Stanford scientists were able to engineer immune cells known as macrophages to detect and flag cancer in mice. The researchers hope the technique can be used for early cancer diagnostics in humans. Immune cells imbued with the power to detect and reveal tumors could be a new method of diagnosing cancer, according to a study from the Stanford University School of Medicine. The research, performed in mice, involved modifying a specific class of immune cells to patrol the body for cancer and send a signal through blood or urine when they found trouble.
“We’ve been after early cancer diagnostics for years, but this time, we came at it from another angle,” said Sanjiv “Sam” Gambhir, MD, Ph.D., professor and chair of radiology and director of the Canary Center at Stanford for Cancer Early Detection. “We said, if nature doesn’t give you sufficient signal that cancer is present, can we force the body to make one? In this case, can we force immune cells to emit detectable markers if cancer exists somewhere in the body?”
The presence of disease or damaged cells
The question prompted the engineering of a sort of immune cell-turned-informant, which Gambhir said is possibly the first in-animal example of a phenomenon called “immunodiagnostics.” Like immunotherapy, immunodiagnostics repurposes the body’s own cells to perform a task—in this case, reporting the presence of disease or damaged cells. Currently, the technique can detect tumors as small as 4 millimeters in diameter—about the size of a pencil top eraser—which outperforms some of the most advanced early tumor detection methods out there, Gambhir said.
He said the immune cell signals are flagging a specific class of malfunctioning cells, which includes tumor cells, but is not limited to them. The technique also could be tailored to detect more than just cancer, and could potentially flag other disorders, such as multiple sclerosis or chronic inflammation, he said. A paper detailing the findings of the study was published in Nature Biotechnology. Gambhir, who is the Virginia and D.K. Ludwig Professor for Clinical Investigation in Cancer Research, is the senior author. Amin Aalipour, an MD-PHD student, is the lead author.
Natural detective, engineered narc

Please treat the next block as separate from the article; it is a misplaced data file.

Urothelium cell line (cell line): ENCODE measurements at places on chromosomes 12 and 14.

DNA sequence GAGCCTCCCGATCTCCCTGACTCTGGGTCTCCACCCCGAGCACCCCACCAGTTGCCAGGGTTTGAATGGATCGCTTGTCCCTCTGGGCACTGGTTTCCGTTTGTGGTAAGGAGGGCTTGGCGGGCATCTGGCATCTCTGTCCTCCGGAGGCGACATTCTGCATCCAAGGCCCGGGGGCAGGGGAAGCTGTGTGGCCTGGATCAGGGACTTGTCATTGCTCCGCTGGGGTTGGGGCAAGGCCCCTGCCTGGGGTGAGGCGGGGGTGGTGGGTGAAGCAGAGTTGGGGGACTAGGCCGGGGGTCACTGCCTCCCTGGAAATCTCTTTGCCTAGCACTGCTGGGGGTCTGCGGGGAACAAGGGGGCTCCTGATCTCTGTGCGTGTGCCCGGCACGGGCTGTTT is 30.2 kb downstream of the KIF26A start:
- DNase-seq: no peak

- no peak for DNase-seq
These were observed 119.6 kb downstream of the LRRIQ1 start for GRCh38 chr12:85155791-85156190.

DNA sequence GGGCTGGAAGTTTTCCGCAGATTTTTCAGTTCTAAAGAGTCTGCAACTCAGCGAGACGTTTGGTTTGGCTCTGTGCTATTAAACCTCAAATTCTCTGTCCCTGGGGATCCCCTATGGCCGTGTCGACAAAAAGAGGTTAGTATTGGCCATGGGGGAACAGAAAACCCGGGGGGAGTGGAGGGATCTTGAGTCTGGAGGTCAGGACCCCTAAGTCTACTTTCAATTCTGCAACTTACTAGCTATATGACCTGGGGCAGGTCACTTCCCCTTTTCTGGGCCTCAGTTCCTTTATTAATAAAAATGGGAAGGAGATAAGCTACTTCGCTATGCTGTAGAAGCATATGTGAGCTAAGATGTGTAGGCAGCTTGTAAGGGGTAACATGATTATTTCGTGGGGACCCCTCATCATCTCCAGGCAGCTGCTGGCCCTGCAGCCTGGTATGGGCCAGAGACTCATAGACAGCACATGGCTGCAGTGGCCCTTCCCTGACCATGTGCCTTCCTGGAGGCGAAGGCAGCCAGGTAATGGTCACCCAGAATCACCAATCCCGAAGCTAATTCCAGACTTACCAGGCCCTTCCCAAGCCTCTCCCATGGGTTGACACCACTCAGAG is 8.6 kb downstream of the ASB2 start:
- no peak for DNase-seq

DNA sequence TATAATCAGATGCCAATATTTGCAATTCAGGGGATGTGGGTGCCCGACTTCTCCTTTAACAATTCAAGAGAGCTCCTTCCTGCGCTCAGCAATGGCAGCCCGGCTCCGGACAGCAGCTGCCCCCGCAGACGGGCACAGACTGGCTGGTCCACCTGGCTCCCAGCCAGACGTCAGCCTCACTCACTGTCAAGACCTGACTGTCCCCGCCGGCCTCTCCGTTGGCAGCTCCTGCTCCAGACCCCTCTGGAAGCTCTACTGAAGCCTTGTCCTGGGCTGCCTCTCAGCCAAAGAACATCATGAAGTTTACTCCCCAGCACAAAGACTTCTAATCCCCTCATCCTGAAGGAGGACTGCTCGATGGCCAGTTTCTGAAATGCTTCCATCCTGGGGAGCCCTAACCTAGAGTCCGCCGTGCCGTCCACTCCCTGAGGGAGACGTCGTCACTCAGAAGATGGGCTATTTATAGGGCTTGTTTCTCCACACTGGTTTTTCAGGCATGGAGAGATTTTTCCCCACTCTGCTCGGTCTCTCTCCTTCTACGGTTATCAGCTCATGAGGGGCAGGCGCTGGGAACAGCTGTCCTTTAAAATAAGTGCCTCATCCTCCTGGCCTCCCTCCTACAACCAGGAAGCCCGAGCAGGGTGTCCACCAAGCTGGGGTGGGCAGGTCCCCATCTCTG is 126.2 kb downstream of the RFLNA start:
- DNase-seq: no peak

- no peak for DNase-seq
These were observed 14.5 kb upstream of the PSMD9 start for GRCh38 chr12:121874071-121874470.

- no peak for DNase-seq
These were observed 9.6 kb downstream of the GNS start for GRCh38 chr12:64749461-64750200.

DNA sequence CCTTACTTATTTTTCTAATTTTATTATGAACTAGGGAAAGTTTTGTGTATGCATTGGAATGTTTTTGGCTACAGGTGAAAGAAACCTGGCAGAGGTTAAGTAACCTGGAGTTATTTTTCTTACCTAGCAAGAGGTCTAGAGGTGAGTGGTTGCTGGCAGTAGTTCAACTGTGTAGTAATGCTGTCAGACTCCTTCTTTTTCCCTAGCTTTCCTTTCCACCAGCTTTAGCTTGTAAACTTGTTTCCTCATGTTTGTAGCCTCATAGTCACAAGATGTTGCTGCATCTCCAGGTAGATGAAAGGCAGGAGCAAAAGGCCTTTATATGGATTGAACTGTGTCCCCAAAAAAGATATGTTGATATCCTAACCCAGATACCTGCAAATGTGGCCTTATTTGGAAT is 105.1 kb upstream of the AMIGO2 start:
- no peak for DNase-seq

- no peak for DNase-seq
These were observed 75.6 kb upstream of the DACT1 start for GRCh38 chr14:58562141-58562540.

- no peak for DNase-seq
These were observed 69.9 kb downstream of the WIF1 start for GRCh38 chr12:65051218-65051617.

As tumors grow, little bits of their DNA slough off and float out into the bloodstream. A simple blood draw should be able to detect the cancerous scraps, theoretically; but the reality is that circulating tumor DNA is not always plentiful; and so the chances of capturing enough of it; in a blood draw or urine sample are usually slim; especially when the tumor is relatively small.
“As you look for evidence of cancer at earlier points in the diseases; there are fewer and fewer circulating tumor molecules in the bloodstream;” Gambhir said. But finding cancer earlier could be crucial; to treating it more successfully. In searching for a new solution; Gambhir and his team tapped into one particular subclass of immune cells; known as macrophages; that naturally scout for damaged or malfunctioning cells in the body.
The challenge then became one of determining when the macrophage had detected a possible tumor environment. And that’s where Gambhir’s team came up with a solution. The team played to the macrophage’s natural strengths. Many immune cells, including macrophages, change on a genetic level when they prepare to perform immunological duties. Certain genes are known to turn on; when a macrophage comes into contact with the tumor environment; helping to activate the macrophage’s main job: gobbling up malfunctioning or dead cells. Gambhir’s engineering feat harnesses the process that spurs these genes into action.
Refining the diagnosis
Although a fluorescing vial likely reveals the presence of cancer; it’s not a definitive diagnosis at this point in the development of the technique, Gambhir said. Macrophages activate certain sets of genes; that can correspond to a handful of off-kilter cells, such as a tumor or a wound. Once the macrophage sends its signal, Gambhir said, doctors would use one of several other tests to determine whether it’s reacting to a cancerous target.
He added that the engineering trick done with Gaussia luciferase is modular; and can apply to just about any other reporter, such as a PET scan reporter or tracer. That way, a tumor-activated macrophage would likewise glow; under a PET scan, making it easy for doctors to spot cancer cells. What’s more, Gambhir added, the immunodiagnostic strategy is not restricted to macrophages; the technique could also work in other immune cells, such as T-cells. In the immediate future, Gambhir said that he plans to continue to test the detection method in other types of cancers and animal models, likewise refining the method to home in on tumor cells only, rather than cells with other types of damage.